Feeling Seen: Guys & Dolls
Feeling Seen is a regular column focusing on personal reflections on films from different authors and writers.
Marlon Brando and Frank Sinatra in Guys and Dolls (Joseph L. Mankiewicz, 1955)
When a movie you love crosses the threshold to become a personal favorite—the kind that you rewatch to the extent that you can anticipate the dialogue—it starts to occupy a curious place in your head as a critic. It can become a precious thing to you: impervious to critique. Joseph L. Mankiewicz’s 1955 screen adaptation of the stage play Guys & Dolls is one of those movies for me. I’d give my eyeteeth in its defense; its songs are classics, its humor cynically blackhearted, and its soundstages a Technicolor fantasia of New York. Maybe more than anything, it creates a world that feels honest without being at all a part of reality—a heightened version of a bygone mid-century Manhattan, with hucksters prowling in pinstripe suits and breaking into song.
Guys & Dolls was originally brought to the stage in 1950 by producer Cy Feuer and songwriter Frank Loesser, adapted from Damon Runyon’s short story “The Idyll of Miss Sarah Brown.” It was a hit, and when successful independent producer Sam Goldwyn saw the play he immediately became determined to make it into a picture. It was distributed by MGM and made in Cinemascope, featuring the honeyed croon of Frank Sinatra in a world of hustlers, showgirls, and old-timey gangsters. The plot revolves around two Broadway gamblers, Nathan Detroit (Sinatra) and Sky Masterson (Marlon Brando). Nathan needs money to fund his floating crap game, and he thinks he’s found a safe bet: he wagers Sky he can’t take uptight missionary worker Sarah Brown (Jean Simmons) to Havana on a date. Chaos ensues when it looks like Nathan is going to lose his bet after all.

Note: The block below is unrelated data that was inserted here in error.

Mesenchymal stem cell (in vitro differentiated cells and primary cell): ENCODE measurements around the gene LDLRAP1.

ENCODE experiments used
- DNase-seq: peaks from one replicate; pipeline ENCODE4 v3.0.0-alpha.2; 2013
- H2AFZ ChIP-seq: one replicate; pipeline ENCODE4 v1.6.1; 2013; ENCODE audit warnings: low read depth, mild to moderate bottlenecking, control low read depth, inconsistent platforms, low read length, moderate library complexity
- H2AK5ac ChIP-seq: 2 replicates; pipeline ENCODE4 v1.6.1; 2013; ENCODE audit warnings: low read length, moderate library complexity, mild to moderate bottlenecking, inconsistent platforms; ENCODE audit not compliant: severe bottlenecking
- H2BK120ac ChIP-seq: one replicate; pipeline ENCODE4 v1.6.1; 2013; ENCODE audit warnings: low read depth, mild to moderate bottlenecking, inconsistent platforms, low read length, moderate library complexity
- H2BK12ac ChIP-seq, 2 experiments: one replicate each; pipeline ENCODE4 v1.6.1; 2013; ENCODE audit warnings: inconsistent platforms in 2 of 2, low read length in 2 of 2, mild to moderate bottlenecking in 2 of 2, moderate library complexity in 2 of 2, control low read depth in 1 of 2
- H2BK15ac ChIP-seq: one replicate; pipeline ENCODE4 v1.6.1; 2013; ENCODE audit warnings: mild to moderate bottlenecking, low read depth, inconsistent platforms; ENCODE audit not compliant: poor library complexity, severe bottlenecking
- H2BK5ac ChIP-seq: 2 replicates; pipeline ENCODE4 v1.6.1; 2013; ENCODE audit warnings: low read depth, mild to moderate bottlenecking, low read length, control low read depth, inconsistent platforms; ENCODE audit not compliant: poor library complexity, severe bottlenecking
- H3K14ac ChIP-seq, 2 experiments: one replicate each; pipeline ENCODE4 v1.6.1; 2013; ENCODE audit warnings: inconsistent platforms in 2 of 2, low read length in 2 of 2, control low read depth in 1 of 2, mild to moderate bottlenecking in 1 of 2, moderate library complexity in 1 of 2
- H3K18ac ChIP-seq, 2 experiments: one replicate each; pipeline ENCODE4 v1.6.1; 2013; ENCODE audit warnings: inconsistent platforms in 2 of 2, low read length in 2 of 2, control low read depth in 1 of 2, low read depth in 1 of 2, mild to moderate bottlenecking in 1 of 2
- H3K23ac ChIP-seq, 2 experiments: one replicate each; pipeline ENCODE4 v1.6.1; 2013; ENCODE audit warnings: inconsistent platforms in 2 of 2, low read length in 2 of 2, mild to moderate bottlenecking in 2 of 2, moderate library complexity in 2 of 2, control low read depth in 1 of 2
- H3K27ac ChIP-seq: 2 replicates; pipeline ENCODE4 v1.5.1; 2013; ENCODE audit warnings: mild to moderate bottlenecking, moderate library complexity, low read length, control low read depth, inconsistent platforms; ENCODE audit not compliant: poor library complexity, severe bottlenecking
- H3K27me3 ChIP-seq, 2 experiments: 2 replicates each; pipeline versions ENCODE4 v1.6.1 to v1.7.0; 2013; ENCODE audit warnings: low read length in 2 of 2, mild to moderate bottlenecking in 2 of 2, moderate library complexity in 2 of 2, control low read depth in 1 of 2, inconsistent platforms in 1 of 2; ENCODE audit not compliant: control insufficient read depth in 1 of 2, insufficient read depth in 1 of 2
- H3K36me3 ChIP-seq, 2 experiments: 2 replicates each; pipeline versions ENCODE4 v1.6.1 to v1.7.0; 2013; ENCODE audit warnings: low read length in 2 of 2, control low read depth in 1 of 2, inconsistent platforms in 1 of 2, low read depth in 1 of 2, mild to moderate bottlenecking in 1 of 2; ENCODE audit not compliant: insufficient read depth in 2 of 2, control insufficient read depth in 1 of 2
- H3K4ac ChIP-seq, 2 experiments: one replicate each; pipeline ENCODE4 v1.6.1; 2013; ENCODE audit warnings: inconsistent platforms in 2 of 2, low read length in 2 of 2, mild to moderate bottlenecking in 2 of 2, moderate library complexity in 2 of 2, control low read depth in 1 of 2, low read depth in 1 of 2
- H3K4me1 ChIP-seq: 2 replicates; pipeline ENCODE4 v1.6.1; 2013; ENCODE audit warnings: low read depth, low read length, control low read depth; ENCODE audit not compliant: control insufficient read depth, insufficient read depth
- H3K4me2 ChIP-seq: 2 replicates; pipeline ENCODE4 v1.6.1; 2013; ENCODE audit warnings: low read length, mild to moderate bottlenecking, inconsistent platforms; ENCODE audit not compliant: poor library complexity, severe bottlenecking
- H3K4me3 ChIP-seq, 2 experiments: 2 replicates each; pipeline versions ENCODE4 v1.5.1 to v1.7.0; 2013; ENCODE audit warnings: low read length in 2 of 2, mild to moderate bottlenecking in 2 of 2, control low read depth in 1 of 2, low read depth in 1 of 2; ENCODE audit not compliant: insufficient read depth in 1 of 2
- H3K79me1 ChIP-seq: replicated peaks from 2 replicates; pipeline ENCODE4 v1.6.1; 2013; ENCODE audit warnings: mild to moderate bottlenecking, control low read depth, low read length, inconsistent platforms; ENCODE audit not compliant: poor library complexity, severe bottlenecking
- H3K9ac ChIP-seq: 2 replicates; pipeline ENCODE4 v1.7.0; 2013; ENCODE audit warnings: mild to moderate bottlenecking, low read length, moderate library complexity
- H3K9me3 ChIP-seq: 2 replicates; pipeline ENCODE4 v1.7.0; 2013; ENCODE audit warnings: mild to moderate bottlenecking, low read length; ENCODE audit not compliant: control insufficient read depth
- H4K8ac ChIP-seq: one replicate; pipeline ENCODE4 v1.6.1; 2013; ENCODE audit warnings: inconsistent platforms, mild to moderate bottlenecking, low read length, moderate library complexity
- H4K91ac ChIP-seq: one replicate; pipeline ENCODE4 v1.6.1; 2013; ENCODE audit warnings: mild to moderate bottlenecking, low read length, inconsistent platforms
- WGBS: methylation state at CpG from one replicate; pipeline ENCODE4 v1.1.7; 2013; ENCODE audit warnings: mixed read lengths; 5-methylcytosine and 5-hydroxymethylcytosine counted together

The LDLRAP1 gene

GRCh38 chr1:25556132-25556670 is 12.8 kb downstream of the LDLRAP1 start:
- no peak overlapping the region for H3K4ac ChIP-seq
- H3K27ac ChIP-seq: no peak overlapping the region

From the first time I watched it, Guys & Dolls felt ready-made for me to love. There was the gussied up artifice of the soundstages, the glamorous costumes, the wiseguy dialogue, and my beloved Sinatra and Brando. But I also knew, even on what would be the first of many viewings, that it is a film totally ensconced in the backwards gender attitudes of its time. The titular song, after all, is an exasperated observation of men going to great lengths to please their girlfriends and wives. Or, in contemporary parlance, it’s a warning of the dangers of being pussywhipped.
Guys and Dolls (Joseph L. Mankiewicz, 1955)
Sky tells Nathan early in the film, “A doll is something to have around when they come in handy, like a cough drop. Figuring weight or age, all dolls are the same.” Adelaide (Vivian Blaine), Nathan’s long-suffering girlfriend, is plagued by psychosomatic colds because she remains unmarried; Sarah admits she’s probably “repressed” and “a prude” before she falls for Sky. It’s not a shocking outlier or an especially outrageous example of sexism for ’50s America, but it is insidious in its own way, suggesting that single women end up maladjusted and shrill. And so, it begs the question: why am I still so blinded by the fuchsia evening gowns of the “‘Take Back Your Mink”’ sequence, a comic ode to gold-digging that implies that women will do all sorts of “favors” in order for expensive gifts? Why is Sky Masterson so indelibly attractive to me in spite of his belief that all dolls are interchangeable?